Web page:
|OL05-05 ||Percentage Genome Change and Chromosome 7q Amplification Predict Sorafenib Response in Advanced Hepatocellular Carcinoma
Ming-Chin Yu, Taiwan, Republic of China
M.-C. Yu1,2, Q. Zhu3, C.-N. Tsai4, C.-W. Lee1
1Surgery, Chang-Gung Memorial Hospital, Taiwan, Republic of China, 2Surgery, New Taipei Municipal Tucheng Hospital, Taiwan, Republic of China, 3Surgery, Xiamen Chang Gung Hospital, China, 4Institute of Clinical Medical Sciences, Chang-Gung University, Taiwan, Republic of China
Background: Sorafenib is the first-line
treatment for advanced stage HCC, but its therapeutic efficacy is less than
50%. Biomarkers for predicting the therapeutic efficacy of sorafenib administration
to patients with advanced HCC are required. The role of chromosomal
copy number aberrations (CNAs) in patients with advanced HCC for with sorafenib were evaluated for drug response.
Methods: The response to sorafenib treatment of twenty-three HCC patients who developed
advanced recurrence after partial hepatectomy was analyzed using the modified Response Evaluation
Criteria in Solid Tumors (mRECIST). Formalin fixed paraffin embedded (FFPE) tissue
specimens obtained after tumor resection were analyzed using the Affymetrix
OncoScan® FFPE assay.
Results: From the 23 patients analyzed in this study, 7 (30.4%)
had complete/partial response to sorafenib (CR/PR), 7 (30.4%) had stable
disease (SD), and 9 (39.1%) had progressive disease (PD). The mean genome-wide percentage
of genome change acquisition via the OncoScan platform was 19.8% for patients
with CR/PR/SD and 50.02% in the PD group (P=0.055).
Percentage of genome change above 33% was associated with adverse outcomes for
sorafenib treatment in the time-to-progression analysis (P=0.007) and overall survival (P=0.096). Among these CNAs, amplification of chromosome 7q,
containing the multidrug resistance gene ATP
Binding Cassette Subfamily B Member 1 (ACBC1),
significantly associated with poor overall survival (P=0.004) and time-to-progression (P< 0.001).
Conclusions: Higher percentage genome change and amplification of chromosome
7q in advanced HCC is associated with sorafenib resistance.
|OL05-06 ||Liver Stiffness-Based Model Predicts Hepatic Venous Pressure Gradient in Patients Undergoing Hepatectomy and Liver Transplantation
Muthukumarassamy Rajakannu, India
M. Rajakannu1, A. Coilly2, D. Cherqui2, D. Castaing2, A. Sa Cunha2, R. Adam2, D. Samuel2, E. Vibert2
1Centre Hepato Biliaire, Hopital Paul Brousse, France, 2Centre Hépato-Biliaire, AH-HP Hôpital Paul Brousse, France
Background: Invasive hepatic venous pressure gradient (HVPG) measurement is the gold standard test to assess portal hypertension. The aim was to develop a model predictive of clinically significant portal hypertension (HVPG≥10mmHg) using pre-operative noninvasive makers.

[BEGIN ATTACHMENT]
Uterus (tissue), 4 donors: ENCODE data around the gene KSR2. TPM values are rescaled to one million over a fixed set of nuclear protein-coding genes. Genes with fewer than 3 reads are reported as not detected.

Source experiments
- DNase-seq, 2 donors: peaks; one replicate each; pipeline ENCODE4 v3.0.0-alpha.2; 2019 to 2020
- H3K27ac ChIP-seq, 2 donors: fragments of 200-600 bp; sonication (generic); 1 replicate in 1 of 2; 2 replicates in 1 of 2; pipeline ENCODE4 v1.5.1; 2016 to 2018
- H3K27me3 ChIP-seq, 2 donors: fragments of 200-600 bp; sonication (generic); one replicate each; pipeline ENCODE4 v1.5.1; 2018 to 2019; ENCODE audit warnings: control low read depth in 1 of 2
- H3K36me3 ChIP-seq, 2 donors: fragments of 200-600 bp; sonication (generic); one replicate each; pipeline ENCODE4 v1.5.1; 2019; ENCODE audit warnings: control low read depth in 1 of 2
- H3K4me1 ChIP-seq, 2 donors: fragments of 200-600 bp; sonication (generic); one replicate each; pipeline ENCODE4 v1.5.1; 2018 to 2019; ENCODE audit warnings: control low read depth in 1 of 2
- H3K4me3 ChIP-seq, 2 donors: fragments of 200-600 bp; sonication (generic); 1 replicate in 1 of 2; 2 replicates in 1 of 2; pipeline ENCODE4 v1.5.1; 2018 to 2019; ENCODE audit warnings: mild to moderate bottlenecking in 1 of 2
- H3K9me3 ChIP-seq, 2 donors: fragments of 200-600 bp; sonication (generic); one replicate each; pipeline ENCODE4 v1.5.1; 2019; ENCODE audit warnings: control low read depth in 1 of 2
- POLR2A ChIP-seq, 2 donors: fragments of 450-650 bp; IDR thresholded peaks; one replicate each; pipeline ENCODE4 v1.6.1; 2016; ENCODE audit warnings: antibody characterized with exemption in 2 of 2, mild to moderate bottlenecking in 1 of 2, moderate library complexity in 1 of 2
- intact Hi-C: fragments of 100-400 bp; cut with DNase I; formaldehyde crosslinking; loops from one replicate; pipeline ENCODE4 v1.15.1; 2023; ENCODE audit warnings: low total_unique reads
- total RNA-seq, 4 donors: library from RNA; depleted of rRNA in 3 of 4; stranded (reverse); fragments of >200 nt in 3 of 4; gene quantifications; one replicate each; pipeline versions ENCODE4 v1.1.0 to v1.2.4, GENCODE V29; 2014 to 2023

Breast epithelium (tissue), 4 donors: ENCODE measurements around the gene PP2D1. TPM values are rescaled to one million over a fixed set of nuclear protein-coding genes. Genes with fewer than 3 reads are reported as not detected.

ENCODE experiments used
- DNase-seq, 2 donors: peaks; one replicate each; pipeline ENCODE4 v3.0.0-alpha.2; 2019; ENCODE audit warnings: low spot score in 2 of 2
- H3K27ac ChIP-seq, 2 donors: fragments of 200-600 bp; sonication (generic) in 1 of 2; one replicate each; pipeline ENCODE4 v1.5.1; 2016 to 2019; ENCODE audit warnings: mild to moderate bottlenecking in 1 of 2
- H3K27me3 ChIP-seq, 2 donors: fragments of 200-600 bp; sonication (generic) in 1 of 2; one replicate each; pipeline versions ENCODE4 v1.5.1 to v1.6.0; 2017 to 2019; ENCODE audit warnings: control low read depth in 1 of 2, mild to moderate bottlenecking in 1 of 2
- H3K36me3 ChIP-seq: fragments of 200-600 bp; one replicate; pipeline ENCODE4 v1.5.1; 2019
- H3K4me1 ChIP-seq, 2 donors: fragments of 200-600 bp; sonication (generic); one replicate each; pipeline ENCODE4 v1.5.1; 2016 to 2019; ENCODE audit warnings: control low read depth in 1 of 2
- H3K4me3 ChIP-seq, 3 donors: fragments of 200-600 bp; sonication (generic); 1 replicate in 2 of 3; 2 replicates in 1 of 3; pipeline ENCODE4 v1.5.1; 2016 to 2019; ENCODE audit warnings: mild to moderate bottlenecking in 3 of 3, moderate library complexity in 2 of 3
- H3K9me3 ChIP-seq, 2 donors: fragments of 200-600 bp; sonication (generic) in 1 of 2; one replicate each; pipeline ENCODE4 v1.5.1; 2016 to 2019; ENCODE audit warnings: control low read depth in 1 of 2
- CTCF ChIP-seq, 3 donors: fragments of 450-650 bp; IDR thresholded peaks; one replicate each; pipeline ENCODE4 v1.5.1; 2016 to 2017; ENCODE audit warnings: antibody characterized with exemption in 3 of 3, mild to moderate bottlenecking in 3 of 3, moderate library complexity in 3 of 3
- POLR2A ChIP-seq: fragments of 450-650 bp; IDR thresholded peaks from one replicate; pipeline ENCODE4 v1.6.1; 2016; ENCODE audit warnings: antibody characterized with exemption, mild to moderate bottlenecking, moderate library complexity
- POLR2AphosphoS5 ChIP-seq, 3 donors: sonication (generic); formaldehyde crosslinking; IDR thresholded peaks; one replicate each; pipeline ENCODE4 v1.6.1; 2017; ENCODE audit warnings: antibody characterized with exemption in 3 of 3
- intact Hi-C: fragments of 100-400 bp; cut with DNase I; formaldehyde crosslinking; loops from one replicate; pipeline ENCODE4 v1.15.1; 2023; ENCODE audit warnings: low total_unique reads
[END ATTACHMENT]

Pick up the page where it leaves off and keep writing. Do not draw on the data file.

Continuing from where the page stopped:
Methods: 161 patients [66% men, median age of 63 years] who have been planned for liver resection/transplantation were enrolled prospectively and preoperative liver stiffness measurement (LSM), liver function test, and intraoperative HVPG were performed.
Results: Median LSM, and HVPG were 9.5kPa, and 5mmHg respectively. No underlying liver disease (F0/1), chronic liver disease (F2/3), and cirrhosis (F4) were found in 32.9%, 32.9% and 34.2% patients respectively. The study cohort was randomly divided into training [n=106] and validation [n=55] sets. Independent predictors of HVPG≥10mmHg in the training set, LSM [p< 0.01, OR=1.1], total bilirubin [p=0.04, OR=0.9], alkaline phosphatase [p=0.02, OR=1], and international normalized ratio [p< 0.01, OR=41.4], were used to develop a probability score model called HVPG10score. Area under receiver operating curve in the training and internal validation sets were 0.91 [95%CI:0.83-0.98] and 0.93 [95%CI:0.86-0.99] respectively with a cutoff of 0.15. HVPG10score was calculated by multiplying the probability by 100. In the overall cohort, HVPG10score of 15 would predict the individual risk of HVPG≥10mmHg with 83% accuracy, 90% sensitivity, 81% specificity and 96% negative predictive value.
Conclusions: HVPG10score is an easy-to-use noninvasive continuous scale tool to predict HVPG≥10mmHg. A score < 15 would accurately rule out the need for esophageal varices screening and risk of decompensation in >95% chronic liver disease patients.